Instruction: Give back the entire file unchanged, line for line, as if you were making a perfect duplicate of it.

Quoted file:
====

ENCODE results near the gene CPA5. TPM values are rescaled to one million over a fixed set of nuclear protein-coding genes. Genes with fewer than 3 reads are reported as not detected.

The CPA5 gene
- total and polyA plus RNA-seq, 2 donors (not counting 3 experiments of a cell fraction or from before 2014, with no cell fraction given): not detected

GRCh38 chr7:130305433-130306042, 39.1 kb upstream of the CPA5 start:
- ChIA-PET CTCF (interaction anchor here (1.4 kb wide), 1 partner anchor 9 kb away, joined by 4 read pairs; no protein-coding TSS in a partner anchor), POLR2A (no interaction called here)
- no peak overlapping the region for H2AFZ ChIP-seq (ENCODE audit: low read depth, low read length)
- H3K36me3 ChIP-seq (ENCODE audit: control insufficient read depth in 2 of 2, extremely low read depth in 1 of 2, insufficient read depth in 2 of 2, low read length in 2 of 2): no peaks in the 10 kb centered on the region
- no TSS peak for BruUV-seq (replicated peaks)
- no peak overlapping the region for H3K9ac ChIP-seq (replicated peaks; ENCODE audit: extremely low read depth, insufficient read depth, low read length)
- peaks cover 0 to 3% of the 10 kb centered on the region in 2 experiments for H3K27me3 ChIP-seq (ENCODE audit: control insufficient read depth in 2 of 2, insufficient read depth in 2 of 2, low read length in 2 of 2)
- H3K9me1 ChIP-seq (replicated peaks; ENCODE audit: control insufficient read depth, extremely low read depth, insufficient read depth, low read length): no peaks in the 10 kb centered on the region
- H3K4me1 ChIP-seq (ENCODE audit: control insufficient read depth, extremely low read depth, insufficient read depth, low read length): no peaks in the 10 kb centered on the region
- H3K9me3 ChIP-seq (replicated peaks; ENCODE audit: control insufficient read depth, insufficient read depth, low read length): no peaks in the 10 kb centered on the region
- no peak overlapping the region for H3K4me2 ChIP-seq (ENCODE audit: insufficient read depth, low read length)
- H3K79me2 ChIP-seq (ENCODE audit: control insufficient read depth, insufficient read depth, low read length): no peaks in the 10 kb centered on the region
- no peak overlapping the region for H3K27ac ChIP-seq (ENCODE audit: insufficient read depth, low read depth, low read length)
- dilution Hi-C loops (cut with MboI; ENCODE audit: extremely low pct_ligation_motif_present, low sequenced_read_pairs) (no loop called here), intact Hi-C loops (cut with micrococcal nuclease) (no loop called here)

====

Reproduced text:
ENCODE results near the gene CPA5. TPM values are rescaled to one million over a fixed set of nuclear protein-coding genes. Genes with fewer than 3 reads are reported as not detected.

The CPA5 gene
- total and polyA plus RNA-seq, 2 donors (not counting 3 experiments of a cell fraction or from before 2014, with no cell fraction given): not detected

GRCh38 chr7:130305433-130306042, 39.1 kb upstream of the CPA5 start:
- ChIA-PET CTCF (interaction anchor here (1.4 kb wide), 1 partner anchor 9 kb away, joined by 4 read pairs; no protein-coding TSS in a partner anchor), POLR2A (no interaction called here)
- no peak overlapping the region for H2AFZ ChIP-seq (ENCODE audit: low read depth, low read length)
- H3K36me3 ChIP-seq (ENCODE audit: control insufficient read depth in 2 of 2, extremely low read depth in 1 of 2, insufficient read depth in 2 of 2, low read length in 2 of 2): no peaks in the 10 kb centered on the region
- no TSS peak for BruUV-seq (replicated peaks)
- no peak overlapping the region for H3K9ac ChIP-seq (replicated peaks; ENCODE audit: extremely low read depth, insufficient read depth, low read length)
- peaks cover 0 to 3% of the 10 kb centered on the region in 2 experiments for H3K27me3 ChIP-seq (ENCODE audit: control insufficient read depth in 2 of 2, insufficient read depth in 2 of 2, low read length in 2 of 2)
- H3K9me1 ChIP-seq (replicated peaks; ENCODE audit: control insufficient read depth, extremely low read depth, insufficient read depth, low read length): no peaks in the 10 kb centered on the region
- H3K4me1 ChIP-seq (ENCODE audit: control insufficient read depth, extremely low read depth, insufficient read depth, low read length): no peaks in the 10 kb centered on the region
- H3K9me3 ChIP-seq (replicated peaks; ENCODE audit: control insufficient read depth, insufficient read depth, low read length): no peaks in the 10 kb centered on the region
- no peak overlapping the region for H3K4me2 ChIP-seq (ENCODE audit: insufficient read depth, low read length)
- H3K79me2 ChIP-seq (ENCODE audit: control insufficient read depth, insufficient read depth, low read length): no peaks in the 10 kb centered on the region
- no peak overlapping the region for H3K27ac ChIP-seq (ENCODE audit: insufficient read depth, low read depth, low read length)
- dilution Hi-C loops (cut with MboI; ENCODE audit: extremely low pct_ligation_motif_present, low sequenced_read_pairs) (no loop called here), intact Hi-C loops (cut with micrococcal nuclease) (no loop called here)